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Tips to Discussing Behavior Problems at School or Daycare

As a parent or guardian, your child's health and safety should be one of your top concerns. If your child is enrolled in a day care or school program and something goes wrong, you're sure to feel upset or angry. But taking an aggressive approach can sometimes make the problem worse rather than better. With that in mind, here are five proven steps you can follow to document, report and follow-up when a problem occurs involving your child. 1. First, get to the heart of the problem.

Let your child tell you in his or her own words - but don't rely on their explanation as the only one. Get information from teachers, classmates or even other parents. You'll find that there are several sides to the story, and the more you know, the more fully and accurately you can approach the teacher or caretaker and voice your concerns. 2. No one likes to be on the receiving end of a harsh criticism right from the start. Try to find something worth praising or noting in the school or person who is working with your child.

Starting the conversation out on a positive note shows that not only are you concerned about your child's well being, but that you also notice and appreciate the dedication and enthusiasm of the caregivers and teachers involved. 3. When it comes time to share your complaint, try to keep the issue on the actual incident instead of the people involved. This helps minimize any later confrontations (between your child and another child, for example), and also helps the teacher focus on the problem and not the ones who started it. Also, don't forget or ignore your child's possible role in the problem. Usually when an issue arises, there are two causes - not just one.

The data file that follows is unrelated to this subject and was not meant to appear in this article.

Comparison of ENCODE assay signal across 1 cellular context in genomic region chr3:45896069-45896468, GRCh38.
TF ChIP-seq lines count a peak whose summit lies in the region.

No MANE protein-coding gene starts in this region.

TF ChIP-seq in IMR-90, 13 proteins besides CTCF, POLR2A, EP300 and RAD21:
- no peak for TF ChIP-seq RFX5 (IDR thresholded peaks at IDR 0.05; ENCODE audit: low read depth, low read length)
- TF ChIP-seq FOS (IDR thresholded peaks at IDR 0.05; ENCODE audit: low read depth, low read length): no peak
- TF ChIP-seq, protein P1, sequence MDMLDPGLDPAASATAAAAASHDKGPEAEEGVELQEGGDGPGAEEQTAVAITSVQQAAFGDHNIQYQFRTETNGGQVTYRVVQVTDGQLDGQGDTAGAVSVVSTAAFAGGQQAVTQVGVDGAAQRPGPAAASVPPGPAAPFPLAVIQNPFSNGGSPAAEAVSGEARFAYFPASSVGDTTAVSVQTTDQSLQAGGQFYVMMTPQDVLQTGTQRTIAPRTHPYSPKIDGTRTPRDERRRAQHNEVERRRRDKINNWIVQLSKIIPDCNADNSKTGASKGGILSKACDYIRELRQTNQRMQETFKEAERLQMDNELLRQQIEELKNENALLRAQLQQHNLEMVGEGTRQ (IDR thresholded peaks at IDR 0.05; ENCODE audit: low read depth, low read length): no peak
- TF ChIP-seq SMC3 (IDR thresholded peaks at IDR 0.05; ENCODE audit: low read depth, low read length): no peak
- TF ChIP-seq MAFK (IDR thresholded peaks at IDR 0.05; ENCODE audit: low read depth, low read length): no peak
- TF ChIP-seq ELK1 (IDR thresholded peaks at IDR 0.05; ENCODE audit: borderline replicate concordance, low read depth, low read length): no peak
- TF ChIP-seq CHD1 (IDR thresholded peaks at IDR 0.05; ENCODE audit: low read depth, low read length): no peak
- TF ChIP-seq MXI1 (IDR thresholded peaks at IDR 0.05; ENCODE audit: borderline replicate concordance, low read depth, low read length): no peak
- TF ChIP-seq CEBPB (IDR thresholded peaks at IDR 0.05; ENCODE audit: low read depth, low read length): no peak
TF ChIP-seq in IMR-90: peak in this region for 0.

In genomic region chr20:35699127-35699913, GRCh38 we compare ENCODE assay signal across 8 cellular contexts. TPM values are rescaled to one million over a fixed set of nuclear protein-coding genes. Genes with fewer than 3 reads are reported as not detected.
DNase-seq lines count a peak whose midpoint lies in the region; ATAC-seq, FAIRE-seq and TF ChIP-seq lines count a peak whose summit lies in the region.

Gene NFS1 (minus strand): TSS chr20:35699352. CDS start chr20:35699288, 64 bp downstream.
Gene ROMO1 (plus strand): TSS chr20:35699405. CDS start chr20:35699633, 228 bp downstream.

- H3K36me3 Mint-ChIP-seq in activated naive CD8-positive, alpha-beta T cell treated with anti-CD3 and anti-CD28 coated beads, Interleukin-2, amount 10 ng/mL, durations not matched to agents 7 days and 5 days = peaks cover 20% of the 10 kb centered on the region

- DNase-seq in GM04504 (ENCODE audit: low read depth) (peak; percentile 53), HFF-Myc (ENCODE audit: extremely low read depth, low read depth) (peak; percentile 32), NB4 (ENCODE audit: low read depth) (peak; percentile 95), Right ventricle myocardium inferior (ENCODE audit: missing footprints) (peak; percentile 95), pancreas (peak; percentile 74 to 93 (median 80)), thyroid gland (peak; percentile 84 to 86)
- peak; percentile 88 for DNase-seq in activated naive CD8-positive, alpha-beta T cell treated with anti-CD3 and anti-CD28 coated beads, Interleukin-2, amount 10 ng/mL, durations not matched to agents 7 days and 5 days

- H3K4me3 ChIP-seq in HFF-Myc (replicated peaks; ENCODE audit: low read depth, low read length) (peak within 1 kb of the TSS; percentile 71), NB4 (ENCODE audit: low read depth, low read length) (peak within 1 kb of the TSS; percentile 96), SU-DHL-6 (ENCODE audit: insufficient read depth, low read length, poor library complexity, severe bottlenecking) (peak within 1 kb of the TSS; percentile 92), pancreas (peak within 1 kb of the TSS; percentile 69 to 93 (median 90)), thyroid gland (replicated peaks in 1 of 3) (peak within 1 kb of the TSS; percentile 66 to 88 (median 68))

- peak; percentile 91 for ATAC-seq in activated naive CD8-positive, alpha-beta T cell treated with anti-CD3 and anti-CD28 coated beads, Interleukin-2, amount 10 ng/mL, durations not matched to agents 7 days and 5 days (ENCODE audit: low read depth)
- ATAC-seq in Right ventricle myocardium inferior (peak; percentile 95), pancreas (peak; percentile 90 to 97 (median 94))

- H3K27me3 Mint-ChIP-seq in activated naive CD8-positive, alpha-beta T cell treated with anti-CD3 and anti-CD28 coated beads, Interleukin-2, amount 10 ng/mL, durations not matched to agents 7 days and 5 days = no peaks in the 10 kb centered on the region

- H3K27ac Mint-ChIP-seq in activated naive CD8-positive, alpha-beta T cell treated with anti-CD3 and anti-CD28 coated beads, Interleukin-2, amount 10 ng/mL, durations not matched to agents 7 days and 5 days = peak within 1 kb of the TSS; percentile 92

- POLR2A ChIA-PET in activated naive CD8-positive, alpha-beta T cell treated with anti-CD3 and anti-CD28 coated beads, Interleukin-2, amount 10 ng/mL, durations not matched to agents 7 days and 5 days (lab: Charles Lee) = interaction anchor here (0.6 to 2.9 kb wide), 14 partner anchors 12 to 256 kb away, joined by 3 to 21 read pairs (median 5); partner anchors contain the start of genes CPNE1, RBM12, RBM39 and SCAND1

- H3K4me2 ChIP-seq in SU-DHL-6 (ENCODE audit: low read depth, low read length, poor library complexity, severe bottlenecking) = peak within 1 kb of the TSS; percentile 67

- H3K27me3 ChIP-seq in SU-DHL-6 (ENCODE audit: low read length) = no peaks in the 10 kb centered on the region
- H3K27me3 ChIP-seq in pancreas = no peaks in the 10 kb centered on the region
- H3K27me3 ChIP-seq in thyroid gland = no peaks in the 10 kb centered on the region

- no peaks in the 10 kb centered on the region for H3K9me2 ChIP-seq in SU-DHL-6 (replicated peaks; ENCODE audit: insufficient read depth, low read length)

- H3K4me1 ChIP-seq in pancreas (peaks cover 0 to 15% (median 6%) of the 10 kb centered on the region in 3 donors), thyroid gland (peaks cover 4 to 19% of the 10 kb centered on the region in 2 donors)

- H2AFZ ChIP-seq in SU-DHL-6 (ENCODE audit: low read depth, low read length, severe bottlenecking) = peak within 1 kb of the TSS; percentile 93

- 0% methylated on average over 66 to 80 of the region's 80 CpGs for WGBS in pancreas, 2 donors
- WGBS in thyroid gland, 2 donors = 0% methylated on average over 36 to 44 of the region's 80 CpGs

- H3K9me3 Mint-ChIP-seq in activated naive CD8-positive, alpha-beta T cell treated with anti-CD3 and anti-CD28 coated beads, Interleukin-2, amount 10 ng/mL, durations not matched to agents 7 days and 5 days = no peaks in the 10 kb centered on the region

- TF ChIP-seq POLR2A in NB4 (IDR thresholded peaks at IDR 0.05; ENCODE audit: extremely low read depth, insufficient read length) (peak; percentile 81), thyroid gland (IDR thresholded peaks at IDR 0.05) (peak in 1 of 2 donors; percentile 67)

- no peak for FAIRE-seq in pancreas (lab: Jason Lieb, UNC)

4. Don't be quick to point the fingers or judge others - no matter how tempting. Rather, work with your child's teacher or caregiver on coming up with several solutions to the problem and reaffirm your active role in your child's education. By being a problem-solver, you're not only showing that you're active and involved in your child's life, but also that you're a responsible individual who cares about coming up with solutions rather than winning arguments.

5. After you explain your concerns to the teacher or caretaker, follow up with them and your child to see how things have improved. If the situation hasn't changed, take your complaint to the next person up and repeat the steps above until a resolution has been made. Being informed and involved with your child's school shows that you're more interested in seeing quality results than making a one-time complaint and letting the issue sit while nothing is done to correct it. Above all, show empathy and understanding toward the person being criticized. No one likes to bear the brunt of a complaint, so try to finish up the conversation on a positive or enthusiastic note.

Express your confidence in the school or day care center and show that you're looking forward to a new beginning - one where everyone wins. Good luck!.

Travis Waack is an author and Webmaster. To view a collection of related educational information visit: http://official-education-resources.com/child-discipline.html



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